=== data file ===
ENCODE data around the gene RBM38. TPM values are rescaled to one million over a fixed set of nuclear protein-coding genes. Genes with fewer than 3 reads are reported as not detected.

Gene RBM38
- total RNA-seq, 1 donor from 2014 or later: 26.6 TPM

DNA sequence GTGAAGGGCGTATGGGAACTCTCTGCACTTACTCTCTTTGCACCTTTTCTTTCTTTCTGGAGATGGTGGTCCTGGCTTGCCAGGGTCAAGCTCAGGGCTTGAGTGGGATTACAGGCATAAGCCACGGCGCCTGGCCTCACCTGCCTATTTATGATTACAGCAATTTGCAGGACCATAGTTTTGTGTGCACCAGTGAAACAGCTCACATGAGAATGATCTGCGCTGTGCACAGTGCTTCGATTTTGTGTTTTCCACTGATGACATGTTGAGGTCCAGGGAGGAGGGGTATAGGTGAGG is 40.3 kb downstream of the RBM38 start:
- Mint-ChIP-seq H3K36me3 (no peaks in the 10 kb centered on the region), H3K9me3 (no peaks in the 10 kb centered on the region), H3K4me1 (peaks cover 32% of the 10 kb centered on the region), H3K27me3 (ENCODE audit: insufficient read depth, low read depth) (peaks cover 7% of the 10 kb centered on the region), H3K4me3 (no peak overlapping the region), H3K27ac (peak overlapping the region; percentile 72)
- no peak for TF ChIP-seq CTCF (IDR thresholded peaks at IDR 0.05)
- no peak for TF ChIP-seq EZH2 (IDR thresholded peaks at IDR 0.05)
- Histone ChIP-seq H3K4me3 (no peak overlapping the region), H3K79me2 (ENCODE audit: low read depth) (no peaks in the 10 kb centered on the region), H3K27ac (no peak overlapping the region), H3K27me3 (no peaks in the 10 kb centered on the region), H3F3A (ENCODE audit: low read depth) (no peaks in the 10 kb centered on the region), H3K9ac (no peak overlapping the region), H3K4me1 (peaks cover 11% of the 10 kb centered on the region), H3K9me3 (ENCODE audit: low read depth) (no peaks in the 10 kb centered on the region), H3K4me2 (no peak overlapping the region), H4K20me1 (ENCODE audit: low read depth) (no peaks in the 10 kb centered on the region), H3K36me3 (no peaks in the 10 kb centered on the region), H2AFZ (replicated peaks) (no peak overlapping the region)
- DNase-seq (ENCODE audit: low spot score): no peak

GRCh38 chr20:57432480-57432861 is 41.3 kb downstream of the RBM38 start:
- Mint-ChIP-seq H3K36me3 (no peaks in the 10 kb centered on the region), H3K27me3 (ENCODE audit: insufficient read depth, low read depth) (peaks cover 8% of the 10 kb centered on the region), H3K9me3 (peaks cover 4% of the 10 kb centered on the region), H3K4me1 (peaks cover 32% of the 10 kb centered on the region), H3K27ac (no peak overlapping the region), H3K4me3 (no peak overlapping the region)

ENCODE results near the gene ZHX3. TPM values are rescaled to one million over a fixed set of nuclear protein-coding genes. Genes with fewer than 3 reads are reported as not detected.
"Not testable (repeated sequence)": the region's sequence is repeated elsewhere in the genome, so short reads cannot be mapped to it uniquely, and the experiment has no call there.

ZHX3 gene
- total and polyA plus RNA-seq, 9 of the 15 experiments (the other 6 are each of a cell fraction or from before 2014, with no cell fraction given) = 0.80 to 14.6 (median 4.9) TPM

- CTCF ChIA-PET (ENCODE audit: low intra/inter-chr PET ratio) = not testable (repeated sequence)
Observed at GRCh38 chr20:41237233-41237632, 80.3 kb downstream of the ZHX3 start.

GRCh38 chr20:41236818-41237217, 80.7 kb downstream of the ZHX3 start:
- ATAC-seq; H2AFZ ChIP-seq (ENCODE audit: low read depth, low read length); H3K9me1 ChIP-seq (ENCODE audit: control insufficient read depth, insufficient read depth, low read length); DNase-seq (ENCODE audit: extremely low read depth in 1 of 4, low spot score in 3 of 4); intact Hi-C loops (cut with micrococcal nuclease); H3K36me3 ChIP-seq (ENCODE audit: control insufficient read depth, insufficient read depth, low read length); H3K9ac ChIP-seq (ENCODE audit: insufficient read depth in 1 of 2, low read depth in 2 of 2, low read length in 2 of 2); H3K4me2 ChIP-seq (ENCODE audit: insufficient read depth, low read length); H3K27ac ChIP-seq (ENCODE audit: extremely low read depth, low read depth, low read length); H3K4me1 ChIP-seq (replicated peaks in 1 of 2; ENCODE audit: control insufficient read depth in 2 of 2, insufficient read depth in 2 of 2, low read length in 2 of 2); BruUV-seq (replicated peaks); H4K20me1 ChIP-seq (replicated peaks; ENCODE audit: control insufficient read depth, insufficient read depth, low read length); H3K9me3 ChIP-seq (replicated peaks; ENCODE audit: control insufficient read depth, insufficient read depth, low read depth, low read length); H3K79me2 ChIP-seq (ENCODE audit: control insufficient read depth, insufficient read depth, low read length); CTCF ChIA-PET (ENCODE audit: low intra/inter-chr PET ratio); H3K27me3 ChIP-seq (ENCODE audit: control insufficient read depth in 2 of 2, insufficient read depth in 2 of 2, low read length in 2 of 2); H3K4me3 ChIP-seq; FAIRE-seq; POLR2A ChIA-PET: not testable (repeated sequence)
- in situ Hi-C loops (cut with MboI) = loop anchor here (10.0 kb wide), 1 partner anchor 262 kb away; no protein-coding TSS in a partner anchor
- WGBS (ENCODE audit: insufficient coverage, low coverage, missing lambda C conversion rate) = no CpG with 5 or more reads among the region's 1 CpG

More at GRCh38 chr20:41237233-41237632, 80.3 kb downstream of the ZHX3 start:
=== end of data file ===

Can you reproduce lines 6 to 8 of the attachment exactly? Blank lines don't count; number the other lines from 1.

- no peak for TF ChIP-seq CTCF (IDR thresholded peaks at IDR 0.05)
- no peak for TF ChIP-seq EZH2 (IDR thresholded peaks at IDR 0.05)
- Histone ChIP-seq H3K4me3 (no peak overlapping the region), H3K79me2 (ENCODE audit: low read depth) (no peaks in the 10 kb centered on the region), H3K27ac (no peak overlapping the region), H3K27me3 (no peaks in the 10 kb centered on the region), H3F3A (ENCODE audit: low read depth) (no peaks in the 10 kb centered on the region), H3K9ac (no peak overlapping the region), H3K4me1 (peaks cover 11% of the 10 kb centered on the region), H3K9me3 (ENCODE audit: low read depth) (no peaks in the 10 kb centered on the region), H3K4me2 (no peak overlapping the region), H4K20me1 (ENCODE audit: low read depth) (no peaks in the 10 kb centered on the region), H3K36me3 (no peaks in the 10 kb centered on the region), H2AFZ (replicated peaks) (no peak overlapping the region)